Taylor Swift Explains Why She Wrote “We Are Never Ever Getting Back Together”

Love, the irresistible obsessively painful addiction in which Taylor Swift has by experience become quite familiar with. Swift is the embodiment of cupid; flawless, experienced, confident that her spellbinding siren will enhance the quality of your love life. Her recently released “We Are Never Ever Getting Back Together” off her fourth album, “Red,” is an upbeat lesson on one the consequences  that can follow the end of a relationship.

The 22-year-old love guru has been dating Conor Kennedy, son of Robert Kennedy Jr. and the late Mary Kennedy. As a result of her desire to be close to Kennedy, the songstress has purchased an oceanfront mansion in the Kennedy compound on Cape Cod.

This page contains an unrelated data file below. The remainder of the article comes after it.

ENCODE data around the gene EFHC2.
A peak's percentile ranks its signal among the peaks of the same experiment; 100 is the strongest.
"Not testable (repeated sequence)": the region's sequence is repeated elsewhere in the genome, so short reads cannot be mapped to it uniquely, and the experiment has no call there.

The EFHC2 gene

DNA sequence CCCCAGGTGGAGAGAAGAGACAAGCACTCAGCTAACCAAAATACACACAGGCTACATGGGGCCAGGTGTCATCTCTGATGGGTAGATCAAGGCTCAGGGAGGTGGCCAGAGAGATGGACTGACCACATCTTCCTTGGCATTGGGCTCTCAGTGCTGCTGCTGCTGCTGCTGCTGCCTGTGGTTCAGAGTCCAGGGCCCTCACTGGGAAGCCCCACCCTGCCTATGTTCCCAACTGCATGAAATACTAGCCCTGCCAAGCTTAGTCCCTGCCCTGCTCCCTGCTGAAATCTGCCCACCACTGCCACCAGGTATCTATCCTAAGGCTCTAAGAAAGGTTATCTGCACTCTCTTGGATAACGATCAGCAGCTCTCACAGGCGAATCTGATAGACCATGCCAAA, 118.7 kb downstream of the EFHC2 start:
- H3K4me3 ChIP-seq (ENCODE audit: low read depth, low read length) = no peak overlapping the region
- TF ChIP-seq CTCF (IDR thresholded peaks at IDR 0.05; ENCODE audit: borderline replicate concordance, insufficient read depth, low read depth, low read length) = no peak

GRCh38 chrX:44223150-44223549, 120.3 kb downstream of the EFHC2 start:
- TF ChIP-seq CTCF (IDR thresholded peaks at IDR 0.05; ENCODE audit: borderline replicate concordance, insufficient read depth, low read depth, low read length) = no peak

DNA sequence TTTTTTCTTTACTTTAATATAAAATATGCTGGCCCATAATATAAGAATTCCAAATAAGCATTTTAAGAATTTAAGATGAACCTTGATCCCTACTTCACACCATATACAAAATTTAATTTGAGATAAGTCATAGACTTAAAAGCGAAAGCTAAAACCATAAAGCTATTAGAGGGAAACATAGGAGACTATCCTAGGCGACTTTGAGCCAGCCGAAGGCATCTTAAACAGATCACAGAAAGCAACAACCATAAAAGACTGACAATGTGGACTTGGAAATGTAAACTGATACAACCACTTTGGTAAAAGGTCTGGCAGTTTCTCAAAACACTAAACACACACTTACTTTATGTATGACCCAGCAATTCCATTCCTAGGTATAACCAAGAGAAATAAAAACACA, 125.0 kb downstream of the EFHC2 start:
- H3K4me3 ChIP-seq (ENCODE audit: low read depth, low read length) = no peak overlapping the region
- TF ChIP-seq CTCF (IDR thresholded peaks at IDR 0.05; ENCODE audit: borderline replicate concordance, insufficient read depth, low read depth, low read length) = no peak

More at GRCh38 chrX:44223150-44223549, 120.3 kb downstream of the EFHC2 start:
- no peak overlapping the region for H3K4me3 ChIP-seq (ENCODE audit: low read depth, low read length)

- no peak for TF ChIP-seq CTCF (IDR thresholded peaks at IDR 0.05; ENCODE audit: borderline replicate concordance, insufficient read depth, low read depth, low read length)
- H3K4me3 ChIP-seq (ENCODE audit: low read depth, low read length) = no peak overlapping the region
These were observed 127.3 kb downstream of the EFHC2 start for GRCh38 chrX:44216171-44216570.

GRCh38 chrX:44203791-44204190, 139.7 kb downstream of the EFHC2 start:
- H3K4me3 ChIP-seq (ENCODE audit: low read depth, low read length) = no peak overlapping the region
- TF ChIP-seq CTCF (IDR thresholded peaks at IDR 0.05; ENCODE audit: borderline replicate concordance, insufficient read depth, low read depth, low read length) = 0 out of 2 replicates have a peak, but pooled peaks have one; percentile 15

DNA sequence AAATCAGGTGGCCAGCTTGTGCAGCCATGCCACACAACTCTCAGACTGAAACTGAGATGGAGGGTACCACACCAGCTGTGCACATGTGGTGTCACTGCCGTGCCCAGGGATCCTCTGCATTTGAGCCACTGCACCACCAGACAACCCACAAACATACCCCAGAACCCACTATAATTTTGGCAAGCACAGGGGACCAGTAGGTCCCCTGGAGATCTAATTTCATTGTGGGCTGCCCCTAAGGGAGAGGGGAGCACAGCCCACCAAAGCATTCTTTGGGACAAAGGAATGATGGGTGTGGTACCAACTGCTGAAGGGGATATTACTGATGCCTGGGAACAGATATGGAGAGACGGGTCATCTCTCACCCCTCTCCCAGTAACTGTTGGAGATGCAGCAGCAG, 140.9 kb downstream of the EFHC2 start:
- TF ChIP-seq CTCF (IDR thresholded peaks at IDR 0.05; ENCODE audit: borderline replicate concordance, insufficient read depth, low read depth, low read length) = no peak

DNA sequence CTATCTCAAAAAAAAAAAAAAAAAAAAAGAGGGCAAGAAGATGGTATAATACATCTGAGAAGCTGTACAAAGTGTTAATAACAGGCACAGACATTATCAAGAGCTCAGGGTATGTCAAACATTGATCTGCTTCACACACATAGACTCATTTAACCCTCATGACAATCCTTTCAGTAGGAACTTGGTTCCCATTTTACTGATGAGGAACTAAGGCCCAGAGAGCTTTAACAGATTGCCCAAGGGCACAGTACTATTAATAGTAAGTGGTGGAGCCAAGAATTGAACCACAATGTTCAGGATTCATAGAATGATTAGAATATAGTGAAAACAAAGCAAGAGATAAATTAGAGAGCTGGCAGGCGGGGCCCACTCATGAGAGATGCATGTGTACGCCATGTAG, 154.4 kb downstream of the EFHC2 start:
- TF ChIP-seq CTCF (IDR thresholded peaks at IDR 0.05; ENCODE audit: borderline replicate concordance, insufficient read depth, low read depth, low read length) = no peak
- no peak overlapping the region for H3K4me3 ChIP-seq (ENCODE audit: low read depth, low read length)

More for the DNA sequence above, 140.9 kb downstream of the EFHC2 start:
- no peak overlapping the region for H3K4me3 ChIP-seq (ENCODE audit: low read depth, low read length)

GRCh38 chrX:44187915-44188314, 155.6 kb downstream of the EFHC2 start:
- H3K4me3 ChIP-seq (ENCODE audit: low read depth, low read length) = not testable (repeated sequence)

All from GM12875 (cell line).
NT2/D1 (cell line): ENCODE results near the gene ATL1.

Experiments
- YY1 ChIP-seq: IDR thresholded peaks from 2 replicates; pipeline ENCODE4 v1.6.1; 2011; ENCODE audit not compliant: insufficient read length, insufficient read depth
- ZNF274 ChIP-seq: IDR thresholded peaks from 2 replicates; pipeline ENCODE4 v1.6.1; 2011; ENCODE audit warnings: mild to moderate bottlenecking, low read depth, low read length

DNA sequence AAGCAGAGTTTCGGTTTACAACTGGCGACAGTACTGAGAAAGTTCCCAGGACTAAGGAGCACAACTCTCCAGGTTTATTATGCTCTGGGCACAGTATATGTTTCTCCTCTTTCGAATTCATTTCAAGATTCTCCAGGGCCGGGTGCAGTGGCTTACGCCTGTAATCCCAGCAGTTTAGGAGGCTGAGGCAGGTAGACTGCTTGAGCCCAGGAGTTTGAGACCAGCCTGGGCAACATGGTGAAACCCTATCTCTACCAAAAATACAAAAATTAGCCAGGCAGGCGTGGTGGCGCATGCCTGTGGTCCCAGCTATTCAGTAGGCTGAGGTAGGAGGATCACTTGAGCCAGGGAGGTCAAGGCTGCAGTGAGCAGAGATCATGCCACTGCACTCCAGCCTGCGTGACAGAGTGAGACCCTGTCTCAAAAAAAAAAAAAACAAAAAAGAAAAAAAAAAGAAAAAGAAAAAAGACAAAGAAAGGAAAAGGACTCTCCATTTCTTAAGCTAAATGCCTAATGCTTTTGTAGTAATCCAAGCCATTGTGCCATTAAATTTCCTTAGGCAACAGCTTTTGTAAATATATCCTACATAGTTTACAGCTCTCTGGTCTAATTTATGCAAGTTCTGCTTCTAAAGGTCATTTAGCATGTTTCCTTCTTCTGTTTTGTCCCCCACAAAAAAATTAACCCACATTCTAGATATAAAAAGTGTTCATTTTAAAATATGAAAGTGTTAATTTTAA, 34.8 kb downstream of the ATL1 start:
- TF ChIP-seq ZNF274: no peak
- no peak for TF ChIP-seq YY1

The 4,400-square-foot home in Hyannis Port has reportedly been on the market for some time before Swift snatched it up for $.4.9 million.

Most girls simply move their lockers in order to be closer to their 18-year-old boyfriends, but the country darling has plunked down $4.9 million in cash for a vacation home in Hyannis Port, Mass., a mere stone’s throw from the Kennedy compound.

In spite of Swift’s tendency to date the wrong man, she remains a formidable artist who knows her audience.

The single from the album, “Red,” due out Oct. 22, is charting on Billboard’s top 100 as I’m penning this review. Her new track is far less country than the country star normally produces. It features an electronic heavy production and “pop-ier” vocal styling. Even with this new change, Swift’s track is undeniably girly and lovable.